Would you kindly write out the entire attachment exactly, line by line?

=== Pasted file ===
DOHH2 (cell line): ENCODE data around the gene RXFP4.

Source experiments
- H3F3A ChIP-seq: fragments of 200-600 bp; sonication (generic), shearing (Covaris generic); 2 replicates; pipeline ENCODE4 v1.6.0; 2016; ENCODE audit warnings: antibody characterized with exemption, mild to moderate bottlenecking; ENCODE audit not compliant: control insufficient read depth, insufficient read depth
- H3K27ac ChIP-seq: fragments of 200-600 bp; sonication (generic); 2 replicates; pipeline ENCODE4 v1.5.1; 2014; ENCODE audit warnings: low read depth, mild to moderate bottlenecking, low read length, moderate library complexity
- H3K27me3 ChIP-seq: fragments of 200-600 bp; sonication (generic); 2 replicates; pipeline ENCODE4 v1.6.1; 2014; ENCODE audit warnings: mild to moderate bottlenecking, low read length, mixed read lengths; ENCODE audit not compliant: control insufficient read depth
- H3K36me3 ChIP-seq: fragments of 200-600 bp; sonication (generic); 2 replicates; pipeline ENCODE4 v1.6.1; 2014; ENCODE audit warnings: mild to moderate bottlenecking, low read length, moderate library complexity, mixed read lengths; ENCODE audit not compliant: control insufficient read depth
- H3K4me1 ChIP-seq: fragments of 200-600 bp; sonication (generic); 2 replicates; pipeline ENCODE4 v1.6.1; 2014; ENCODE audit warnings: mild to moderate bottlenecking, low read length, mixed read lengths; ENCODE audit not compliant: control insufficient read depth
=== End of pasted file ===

DOHH2 (cell line): ENCODE data around the gene RXFP4.

Source experiments
- H3F3A ChIP-seq: fragments of 200-600 bp; sonication (generic), shearing (Covaris generic); 2 replicates; pipeline ENCODE4 v1.6.0; 2016; ENCODE audit warnings: antibody characterized with exemption, mild to moderate bottlenecking; ENCODE audit not compliant: control insufficient read depth, insufficient read depth
- H3K27ac ChIP-seq: fragments of 200-600 bp; sonication (generic); 2 replicates; pipeline ENCODE4 v1.5.1; 2014; ENCODE audit warnings: low read depth, mild to moderate bottlenecking, low read length, moderate library complexity
- H3K27me3 ChIP-seq: fragments of 200-600 bp; sonication (generic); 2 replicates; pipeline ENCODE4 v1.6.1; 2014; ENCODE audit warnings: mild to moderate bottlenecking, low read length, mixed read lengths; ENCODE audit not compliant: control insufficient read depth
- H3K36me3 ChIP-seq: fragments of 200-600 bp; sonication (generic); 2 replicates; pipeline ENCODE4 v1.6.1; 2014; ENCODE audit warnings: mild to moderate bottlenecking, low read length, moderate library complexity, mixed read lengths; ENCODE audit not compliant: control insufficient read depth
- H3K4me1 ChIP-seq: fragments of 200-600 bp; sonication (generic); 2 replicates; pipeline ENCODE4 v1.6.1; 2014; ENCODE audit warnings: mild to moderate bottlenecking, low read length, mixed read lengths; ENCODE audit not compliant: control insufficient read depth